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Federal incarceration doesn't count toward speedy trial clock

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The Indiana Court of Appeals has upheld a Marion Superior judge’s decision not to dismiss charges against a man who alleged his constitutional right to a speedy trial was violated because the state didn’t bring his case to trial within a year, as required by Rule 4(C) of the Indiana Rules of Criminal Procedure.

In Lance McCloud v. State of Indiana, No. 49A05-1102-CR-77, the appellate court looked at the case of a man arrested Oct. 15, 2009, and charged the following day with four misdemeanor offenses. Lance McCloud requested an early trial pursuant to Criminal Rule 4 and obtained a bond release from jail. The state obtained a continuance when the parties appeared for trial Nov. 30, 2009.

McCloud failed to appear at the rescheduled trial date on Feb. 9, 2010, and an arrest warrant was issued. It was discovered that McCloud had been on federal probation for a handgun offense at the time he was arrested in Indiana on the misdemeanors, and that probation violation led to his federal incarceration until September or early October 2010.

Despite his 10-month federal imprisonment and the delays that caused at the Indiana trial level, McCloud’s counsel argued the state was required to bring him to trial on the misdemeanors before Oct. 15, 2010.  The trial court agreed with the state’s contention that the federal prison delays should not count against the state and that the trial date could be extended, and the trial court denied McCloud’s motion to dismiss the charges before the Jan. 7, 2011, trial began. This interlocutory appeal ensued.

The Court of Appeals disagreed with McCloud’s claim that he was back in Indiana before the one-year deadline and should have been tried in the week prior to that date. The fact that he was back in Indiana before the date didn’t impact his 10-month absence, which was a delay he specifically caused. The appellate panel also found that the state wasn’t adequately notified about McCloud’s whereabouts by receiving a surety release petition in early 2010, and that didn’t restart the Rule 4 clock.

In using a four-prong test examining the length and reason for the delay, the appellate court found that on balance McCloud’s right to a speedy trial wasn’t violated because he caused the federal incarceration that delayed his Indiana misdemeanor proceedings.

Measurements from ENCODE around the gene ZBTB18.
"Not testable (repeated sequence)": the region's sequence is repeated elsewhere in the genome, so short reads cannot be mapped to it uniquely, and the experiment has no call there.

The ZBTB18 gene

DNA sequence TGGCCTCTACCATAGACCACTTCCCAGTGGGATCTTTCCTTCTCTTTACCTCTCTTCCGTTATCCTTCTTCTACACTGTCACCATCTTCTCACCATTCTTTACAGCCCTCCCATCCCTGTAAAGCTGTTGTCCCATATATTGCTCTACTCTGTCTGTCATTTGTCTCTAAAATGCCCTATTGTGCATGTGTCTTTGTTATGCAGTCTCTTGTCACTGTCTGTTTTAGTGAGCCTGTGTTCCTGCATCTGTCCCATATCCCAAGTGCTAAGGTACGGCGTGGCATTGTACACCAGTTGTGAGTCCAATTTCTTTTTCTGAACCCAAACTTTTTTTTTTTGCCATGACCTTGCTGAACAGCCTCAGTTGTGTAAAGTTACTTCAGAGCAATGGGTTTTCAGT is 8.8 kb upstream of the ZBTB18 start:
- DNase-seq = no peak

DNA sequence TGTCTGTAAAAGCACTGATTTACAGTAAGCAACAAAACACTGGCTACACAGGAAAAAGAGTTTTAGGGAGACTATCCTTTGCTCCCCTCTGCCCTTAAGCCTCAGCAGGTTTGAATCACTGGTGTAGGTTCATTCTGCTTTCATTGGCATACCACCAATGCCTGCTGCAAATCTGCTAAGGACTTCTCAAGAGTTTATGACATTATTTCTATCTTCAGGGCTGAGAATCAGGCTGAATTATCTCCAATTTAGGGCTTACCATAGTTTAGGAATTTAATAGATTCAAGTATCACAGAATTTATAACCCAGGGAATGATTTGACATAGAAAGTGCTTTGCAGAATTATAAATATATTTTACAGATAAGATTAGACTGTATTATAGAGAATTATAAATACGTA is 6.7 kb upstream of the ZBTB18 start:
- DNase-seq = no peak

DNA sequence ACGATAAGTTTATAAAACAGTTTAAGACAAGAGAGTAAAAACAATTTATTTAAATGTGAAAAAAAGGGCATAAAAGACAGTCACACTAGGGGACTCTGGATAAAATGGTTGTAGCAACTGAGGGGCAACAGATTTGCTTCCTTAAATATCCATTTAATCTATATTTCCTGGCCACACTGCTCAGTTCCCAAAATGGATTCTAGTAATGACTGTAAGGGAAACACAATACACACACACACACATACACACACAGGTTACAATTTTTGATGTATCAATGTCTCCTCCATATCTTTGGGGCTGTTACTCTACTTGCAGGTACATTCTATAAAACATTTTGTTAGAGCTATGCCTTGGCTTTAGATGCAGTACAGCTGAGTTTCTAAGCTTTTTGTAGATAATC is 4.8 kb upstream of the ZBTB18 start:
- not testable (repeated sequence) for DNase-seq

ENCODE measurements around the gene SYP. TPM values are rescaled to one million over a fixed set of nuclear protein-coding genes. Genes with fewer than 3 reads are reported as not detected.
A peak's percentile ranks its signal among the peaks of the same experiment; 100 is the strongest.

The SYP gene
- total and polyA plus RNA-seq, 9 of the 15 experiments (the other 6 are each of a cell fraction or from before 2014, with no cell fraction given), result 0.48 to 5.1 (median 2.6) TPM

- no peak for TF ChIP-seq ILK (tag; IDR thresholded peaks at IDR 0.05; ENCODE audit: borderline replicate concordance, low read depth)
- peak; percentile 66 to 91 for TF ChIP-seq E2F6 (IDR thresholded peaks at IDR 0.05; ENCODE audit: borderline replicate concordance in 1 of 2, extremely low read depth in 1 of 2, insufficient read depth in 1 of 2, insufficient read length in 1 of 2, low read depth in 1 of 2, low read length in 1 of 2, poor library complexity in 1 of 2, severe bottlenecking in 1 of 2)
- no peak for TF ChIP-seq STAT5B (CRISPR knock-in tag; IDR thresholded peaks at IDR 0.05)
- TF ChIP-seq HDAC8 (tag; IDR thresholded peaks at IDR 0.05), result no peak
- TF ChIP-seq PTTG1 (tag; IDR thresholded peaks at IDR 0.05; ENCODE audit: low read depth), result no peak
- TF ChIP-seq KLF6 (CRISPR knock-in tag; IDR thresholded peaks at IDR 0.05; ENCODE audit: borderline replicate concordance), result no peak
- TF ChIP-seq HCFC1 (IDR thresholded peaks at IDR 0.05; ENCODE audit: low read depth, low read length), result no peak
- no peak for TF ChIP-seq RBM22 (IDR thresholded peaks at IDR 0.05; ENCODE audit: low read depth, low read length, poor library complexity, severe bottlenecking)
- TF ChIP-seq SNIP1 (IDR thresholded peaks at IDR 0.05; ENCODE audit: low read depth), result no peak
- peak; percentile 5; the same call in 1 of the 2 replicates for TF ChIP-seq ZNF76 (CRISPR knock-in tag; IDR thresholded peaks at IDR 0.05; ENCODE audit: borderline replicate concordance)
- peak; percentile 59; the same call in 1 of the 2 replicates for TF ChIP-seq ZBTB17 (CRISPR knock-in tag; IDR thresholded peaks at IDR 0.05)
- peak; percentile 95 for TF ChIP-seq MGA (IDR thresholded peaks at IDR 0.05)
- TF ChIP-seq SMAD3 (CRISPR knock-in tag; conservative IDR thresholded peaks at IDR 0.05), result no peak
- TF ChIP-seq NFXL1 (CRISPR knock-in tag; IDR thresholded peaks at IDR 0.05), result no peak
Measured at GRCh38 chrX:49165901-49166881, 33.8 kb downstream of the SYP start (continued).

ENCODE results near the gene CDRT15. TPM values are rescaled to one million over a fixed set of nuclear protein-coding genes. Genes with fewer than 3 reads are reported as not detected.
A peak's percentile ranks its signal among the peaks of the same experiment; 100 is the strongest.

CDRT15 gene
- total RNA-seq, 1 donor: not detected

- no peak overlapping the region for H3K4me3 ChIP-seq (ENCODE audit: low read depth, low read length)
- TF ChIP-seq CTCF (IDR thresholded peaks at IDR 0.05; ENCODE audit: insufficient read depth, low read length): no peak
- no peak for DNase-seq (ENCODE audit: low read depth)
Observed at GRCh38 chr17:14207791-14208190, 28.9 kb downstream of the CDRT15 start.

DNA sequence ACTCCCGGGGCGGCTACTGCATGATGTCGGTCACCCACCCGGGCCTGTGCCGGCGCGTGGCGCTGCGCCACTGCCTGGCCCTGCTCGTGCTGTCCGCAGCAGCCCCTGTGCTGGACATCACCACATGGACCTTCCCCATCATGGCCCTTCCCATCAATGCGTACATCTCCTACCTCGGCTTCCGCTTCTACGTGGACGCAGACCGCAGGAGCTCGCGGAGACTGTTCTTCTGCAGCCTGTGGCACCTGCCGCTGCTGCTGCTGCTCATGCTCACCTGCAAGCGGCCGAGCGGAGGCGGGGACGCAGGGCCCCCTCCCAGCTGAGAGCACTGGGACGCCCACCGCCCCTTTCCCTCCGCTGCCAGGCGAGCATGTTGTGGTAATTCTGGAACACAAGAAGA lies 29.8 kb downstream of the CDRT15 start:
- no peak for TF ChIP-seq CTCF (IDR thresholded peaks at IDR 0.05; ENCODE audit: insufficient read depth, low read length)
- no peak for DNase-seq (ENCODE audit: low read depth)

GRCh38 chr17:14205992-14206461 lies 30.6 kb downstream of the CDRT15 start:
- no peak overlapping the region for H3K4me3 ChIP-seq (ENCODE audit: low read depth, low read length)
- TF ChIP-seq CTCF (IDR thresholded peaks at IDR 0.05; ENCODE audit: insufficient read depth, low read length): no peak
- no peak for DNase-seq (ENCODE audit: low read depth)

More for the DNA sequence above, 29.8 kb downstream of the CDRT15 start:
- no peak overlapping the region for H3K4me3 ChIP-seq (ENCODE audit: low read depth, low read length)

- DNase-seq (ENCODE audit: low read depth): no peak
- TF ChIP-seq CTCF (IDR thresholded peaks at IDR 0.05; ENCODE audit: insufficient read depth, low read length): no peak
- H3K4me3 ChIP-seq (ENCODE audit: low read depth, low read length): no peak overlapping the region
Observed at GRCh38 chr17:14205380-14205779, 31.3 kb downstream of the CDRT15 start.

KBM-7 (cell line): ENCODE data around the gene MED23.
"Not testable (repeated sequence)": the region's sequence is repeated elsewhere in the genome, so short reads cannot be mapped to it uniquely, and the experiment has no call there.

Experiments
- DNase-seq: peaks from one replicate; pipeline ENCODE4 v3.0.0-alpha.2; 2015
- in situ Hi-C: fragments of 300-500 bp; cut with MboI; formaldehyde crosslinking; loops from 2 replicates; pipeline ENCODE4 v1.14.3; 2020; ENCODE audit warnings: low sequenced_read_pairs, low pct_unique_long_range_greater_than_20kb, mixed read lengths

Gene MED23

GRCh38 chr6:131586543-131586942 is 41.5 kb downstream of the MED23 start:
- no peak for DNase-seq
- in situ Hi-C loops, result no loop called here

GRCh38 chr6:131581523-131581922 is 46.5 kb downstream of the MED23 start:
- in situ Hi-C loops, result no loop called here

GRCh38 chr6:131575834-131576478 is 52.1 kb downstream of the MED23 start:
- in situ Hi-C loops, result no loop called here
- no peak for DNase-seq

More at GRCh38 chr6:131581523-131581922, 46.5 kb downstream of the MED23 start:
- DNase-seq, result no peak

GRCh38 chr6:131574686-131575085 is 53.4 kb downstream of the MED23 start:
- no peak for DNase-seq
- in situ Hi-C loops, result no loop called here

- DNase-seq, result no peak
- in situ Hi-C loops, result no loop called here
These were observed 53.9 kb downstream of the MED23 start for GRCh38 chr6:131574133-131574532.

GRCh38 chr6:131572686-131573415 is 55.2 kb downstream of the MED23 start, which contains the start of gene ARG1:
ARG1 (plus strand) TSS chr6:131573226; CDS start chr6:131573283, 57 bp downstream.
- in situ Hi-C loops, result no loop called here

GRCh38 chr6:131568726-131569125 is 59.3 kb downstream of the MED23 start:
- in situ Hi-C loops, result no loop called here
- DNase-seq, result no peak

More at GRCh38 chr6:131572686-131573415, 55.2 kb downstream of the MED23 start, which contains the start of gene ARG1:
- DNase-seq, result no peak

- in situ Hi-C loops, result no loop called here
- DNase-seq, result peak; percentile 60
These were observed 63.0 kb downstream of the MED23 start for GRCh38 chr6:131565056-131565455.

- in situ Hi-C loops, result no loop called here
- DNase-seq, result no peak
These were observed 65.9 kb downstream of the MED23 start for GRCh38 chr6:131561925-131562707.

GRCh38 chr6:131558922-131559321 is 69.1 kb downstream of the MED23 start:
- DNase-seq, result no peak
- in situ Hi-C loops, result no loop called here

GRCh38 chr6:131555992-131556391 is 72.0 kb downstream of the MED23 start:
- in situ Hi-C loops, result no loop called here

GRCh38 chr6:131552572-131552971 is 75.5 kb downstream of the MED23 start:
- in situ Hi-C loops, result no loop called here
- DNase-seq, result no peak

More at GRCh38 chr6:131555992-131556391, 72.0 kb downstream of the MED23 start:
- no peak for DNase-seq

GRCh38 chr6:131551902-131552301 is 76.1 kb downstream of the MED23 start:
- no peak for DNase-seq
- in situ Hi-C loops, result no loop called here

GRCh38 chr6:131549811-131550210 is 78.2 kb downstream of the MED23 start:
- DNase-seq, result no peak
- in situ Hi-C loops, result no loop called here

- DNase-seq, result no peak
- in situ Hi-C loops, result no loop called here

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  1. What a fine article, thank you! I can testify firsthand and by detailed legal reports (at end of this note) as to the dire consequences of rejecting this truth from the fine article above: "The inclusion and expansion of this right [to jury] in Indiana’s Constitution is a clear reflection of our state’s intention to emphasize the importance of every Hoosier’s right to make their case in front of a jury of their peers." Over $20? Every Hoosier? Well then how about when your very vocation is on the line? How about instead of a jury of peers, one faces a bevy of political appointees, mini-czars, who care less about due process of the law than the real czars did? Instead of trial by jury, trial by ideological ordeal run by Orwellian agents? Well that is built into more than a few administrative law committees of the Ind S.Ct., and it is now being weaponized, as is revealed in articles posted at this ezine, to root out post moderns heresies like refusal to stand and pledge allegiance to all things politically correct. My career was burned at the stake for not so saluting, but I think I was just one of the early logs. Due, at least in part, to the removal of the jury from bar admission and bar discipline cases, many more fires will soon be lit. Perhaps one awaits you, dear heretic? Oh, at that Ind. article 12 plank about a remedy at law for every damage done ... ah, well, the founders evidently meant only for those damages done not by the government itself, rabid statists that they were. (Yes, that was sarcasm.) My written reports available here: Denied petition for cert (this time around): http://tinyurl.com/zdmawmw Denied petition for cert (from the 2009 denial and five year banishment): http://tinyurl.com/zcypybh Related, not written by me: Amicus brief: http://tinyurl.com/hvh7qgp

  2. Justice has finally been served. So glad that Dr. Ley can finally sleep peacefully at night knowing the truth has finally come to the surface.

  3. While this right is guaranteed by our Constitution, it has in recent years been hampered by insurance companies, i.e.; the practice of the plaintiff's own insurance company intervening in an action and filing a lien against any proceeds paid to their insured. In essence, causing an additional financial hurdle for a plaintiff to overcome at trial in terms of overall award. In a very real sense an injured party in exercise of their right to trial by jury may be the only party in a cause that would end up with zero compensation.

  4. Why in the world would someone need a person to correct a transcript when a realtime court reporter could provide them with a transcript (rough draft) immediately?

  5. This article proved very enlightening. Right ahead of sitting the LSAT for the first time, I felt a sense of relief that a score of 141 was admitted to an Indiana Law School and did well under unique circumstances. While my GPA is currently 3.91 I fear standardized testing and hope that I too will get a good enough grade for acceptance here at home. Thanks so much for this informative post.

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